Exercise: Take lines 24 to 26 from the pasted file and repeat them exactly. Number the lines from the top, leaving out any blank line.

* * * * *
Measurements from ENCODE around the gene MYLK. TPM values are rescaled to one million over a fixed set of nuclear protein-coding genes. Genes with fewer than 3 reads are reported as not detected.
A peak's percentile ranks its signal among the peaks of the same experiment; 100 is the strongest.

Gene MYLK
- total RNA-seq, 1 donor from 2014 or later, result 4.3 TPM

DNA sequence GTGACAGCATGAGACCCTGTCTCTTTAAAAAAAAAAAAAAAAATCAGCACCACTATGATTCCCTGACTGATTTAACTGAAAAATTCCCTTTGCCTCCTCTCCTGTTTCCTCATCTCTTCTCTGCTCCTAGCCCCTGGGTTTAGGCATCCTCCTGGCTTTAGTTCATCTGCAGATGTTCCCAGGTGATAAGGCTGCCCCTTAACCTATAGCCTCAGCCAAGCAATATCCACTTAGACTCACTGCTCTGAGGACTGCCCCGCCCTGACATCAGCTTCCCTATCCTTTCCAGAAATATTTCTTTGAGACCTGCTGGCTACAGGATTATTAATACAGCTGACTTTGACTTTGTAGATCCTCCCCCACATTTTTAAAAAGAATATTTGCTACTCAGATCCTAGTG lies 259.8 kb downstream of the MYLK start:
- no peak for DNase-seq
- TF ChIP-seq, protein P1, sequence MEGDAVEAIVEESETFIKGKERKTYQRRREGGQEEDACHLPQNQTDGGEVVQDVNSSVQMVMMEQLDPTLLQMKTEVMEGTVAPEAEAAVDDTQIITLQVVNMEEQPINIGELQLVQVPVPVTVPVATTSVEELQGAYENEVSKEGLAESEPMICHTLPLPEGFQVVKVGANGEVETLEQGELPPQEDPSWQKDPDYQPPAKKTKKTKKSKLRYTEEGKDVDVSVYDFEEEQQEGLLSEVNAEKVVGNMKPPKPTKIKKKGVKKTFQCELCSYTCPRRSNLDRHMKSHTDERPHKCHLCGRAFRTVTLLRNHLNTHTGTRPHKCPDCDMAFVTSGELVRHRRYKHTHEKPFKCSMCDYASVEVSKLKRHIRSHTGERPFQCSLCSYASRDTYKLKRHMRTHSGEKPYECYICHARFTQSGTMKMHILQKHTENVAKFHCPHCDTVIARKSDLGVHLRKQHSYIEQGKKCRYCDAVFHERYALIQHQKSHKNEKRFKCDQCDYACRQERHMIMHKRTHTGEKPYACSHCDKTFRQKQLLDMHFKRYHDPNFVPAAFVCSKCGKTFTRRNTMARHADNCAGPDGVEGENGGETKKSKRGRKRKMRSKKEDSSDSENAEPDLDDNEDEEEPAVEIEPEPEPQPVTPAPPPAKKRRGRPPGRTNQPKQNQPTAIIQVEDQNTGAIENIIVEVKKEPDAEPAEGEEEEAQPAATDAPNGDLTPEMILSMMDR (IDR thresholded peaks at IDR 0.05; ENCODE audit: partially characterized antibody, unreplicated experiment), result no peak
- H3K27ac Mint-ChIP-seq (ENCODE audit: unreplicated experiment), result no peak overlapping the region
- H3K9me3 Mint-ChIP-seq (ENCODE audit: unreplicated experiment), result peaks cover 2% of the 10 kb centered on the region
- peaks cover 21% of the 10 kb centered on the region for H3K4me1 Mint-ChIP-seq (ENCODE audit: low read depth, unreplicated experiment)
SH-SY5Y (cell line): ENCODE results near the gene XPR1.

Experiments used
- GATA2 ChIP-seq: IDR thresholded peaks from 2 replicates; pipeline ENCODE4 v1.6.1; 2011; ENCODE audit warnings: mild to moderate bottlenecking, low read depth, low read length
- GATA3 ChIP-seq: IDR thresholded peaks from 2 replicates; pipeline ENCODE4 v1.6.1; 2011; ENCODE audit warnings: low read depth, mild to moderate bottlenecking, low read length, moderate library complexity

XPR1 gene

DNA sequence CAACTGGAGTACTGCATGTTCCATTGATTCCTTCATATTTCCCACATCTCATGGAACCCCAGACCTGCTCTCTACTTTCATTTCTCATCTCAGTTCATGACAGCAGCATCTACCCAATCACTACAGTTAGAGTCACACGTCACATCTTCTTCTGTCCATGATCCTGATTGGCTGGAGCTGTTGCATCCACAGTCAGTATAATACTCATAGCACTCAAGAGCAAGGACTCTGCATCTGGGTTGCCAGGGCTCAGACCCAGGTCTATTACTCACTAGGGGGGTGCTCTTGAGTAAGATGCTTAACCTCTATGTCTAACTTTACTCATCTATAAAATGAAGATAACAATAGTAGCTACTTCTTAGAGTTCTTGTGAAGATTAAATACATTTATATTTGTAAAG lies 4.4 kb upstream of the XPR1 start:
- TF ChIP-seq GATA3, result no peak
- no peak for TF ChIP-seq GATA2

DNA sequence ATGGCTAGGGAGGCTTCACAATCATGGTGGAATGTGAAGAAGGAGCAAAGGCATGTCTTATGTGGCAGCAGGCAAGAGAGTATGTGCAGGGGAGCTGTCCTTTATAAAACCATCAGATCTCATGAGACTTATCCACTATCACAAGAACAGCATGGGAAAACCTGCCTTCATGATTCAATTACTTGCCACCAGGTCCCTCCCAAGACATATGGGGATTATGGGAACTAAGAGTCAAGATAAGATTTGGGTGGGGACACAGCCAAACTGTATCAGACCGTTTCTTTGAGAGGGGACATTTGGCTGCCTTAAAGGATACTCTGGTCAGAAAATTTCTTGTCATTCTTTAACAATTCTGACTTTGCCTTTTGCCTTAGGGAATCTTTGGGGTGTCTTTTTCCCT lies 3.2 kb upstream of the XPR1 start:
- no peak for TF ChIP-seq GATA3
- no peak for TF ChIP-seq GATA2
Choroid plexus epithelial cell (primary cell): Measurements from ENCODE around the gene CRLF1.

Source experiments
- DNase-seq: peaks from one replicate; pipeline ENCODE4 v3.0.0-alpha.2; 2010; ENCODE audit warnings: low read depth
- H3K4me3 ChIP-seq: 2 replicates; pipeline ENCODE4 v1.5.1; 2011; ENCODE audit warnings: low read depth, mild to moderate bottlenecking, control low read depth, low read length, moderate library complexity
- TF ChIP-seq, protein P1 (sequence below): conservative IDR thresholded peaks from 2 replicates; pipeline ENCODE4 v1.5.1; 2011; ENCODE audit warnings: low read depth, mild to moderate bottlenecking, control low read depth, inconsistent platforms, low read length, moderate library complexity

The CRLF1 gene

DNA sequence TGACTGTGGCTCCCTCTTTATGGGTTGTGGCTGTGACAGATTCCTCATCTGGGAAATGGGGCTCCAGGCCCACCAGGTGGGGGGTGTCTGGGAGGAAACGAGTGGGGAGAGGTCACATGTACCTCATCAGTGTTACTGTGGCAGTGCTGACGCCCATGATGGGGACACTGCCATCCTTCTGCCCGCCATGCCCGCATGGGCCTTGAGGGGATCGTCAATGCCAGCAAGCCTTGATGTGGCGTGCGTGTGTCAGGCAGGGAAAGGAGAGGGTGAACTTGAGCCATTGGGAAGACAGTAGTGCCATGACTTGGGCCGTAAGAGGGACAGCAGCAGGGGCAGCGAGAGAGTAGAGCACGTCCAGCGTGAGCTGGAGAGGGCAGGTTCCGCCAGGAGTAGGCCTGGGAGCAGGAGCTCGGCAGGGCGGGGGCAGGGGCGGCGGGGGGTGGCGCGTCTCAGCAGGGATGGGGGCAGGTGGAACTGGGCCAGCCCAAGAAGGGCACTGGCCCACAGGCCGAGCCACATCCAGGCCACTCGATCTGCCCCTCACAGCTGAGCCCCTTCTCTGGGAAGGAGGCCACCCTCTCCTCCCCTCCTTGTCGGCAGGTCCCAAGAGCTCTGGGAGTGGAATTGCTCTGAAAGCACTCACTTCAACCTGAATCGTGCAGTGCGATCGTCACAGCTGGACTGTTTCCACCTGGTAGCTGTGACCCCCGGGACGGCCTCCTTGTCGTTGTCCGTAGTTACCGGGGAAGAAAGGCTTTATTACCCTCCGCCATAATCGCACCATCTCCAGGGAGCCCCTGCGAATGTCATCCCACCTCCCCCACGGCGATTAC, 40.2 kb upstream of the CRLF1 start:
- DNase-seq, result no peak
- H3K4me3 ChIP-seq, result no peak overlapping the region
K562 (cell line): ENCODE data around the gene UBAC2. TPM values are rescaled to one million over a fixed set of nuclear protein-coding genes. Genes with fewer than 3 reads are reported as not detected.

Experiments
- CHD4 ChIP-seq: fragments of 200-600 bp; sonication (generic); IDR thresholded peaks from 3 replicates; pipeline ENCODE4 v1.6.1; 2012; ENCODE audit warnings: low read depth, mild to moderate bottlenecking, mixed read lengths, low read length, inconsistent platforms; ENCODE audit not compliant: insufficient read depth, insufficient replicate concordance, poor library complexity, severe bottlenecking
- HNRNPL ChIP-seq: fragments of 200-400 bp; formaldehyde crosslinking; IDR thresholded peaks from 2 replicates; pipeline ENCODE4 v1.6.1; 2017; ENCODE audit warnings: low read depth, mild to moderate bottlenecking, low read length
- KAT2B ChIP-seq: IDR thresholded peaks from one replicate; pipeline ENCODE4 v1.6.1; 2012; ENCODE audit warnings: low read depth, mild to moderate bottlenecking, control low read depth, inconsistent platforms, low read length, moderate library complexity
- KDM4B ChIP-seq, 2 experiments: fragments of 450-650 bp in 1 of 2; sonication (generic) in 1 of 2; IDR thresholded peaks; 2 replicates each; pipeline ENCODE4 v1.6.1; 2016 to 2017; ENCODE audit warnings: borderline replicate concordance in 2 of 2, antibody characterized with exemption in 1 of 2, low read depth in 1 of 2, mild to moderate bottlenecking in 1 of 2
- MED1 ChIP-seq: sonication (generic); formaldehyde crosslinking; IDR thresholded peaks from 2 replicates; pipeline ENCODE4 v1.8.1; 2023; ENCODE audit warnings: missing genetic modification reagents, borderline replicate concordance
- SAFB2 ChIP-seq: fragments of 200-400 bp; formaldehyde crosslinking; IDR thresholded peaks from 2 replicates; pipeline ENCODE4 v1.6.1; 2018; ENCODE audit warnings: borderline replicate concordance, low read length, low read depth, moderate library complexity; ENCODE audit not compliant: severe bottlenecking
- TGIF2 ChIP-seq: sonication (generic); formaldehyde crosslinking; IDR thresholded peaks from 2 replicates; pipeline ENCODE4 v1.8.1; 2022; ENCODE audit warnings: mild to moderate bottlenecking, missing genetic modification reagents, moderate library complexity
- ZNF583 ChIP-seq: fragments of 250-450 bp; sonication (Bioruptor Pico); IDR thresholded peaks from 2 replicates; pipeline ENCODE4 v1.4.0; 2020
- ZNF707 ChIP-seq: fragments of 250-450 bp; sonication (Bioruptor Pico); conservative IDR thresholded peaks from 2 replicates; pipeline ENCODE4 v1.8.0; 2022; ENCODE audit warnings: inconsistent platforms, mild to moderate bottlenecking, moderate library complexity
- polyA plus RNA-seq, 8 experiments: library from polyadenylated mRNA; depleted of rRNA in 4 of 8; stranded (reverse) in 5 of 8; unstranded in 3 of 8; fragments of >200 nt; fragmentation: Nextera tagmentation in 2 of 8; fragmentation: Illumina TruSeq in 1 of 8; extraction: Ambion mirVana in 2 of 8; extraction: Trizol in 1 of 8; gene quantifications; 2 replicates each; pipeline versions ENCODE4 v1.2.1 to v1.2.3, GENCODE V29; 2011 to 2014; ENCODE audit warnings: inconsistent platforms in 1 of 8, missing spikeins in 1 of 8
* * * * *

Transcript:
- DNase-seq: peaks from one replicate; pipeline ENCODE4 v3.0.0-alpha.2; 2010; ENCODE audit warnings: low read depth
- H3K4me3 ChIP-seq: 2 replicates; pipeline ENCODE4 v1.5.1; 2011; ENCODE audit warnings: low read depth, mild to moderate bottlenecking, control low read depth, low read length, moderate library complexity
- TF ChIP-seq, protein P1 (sequence below): conservative IDR thresholded peaks from 2 replicates; pipeline ENCODE4 v1.5.1; 2011; ENCODE audit warnings: low read depth, mild to moderate bottlenecking, control low read depth, inconsistent platforms, low read length, moderate library complexity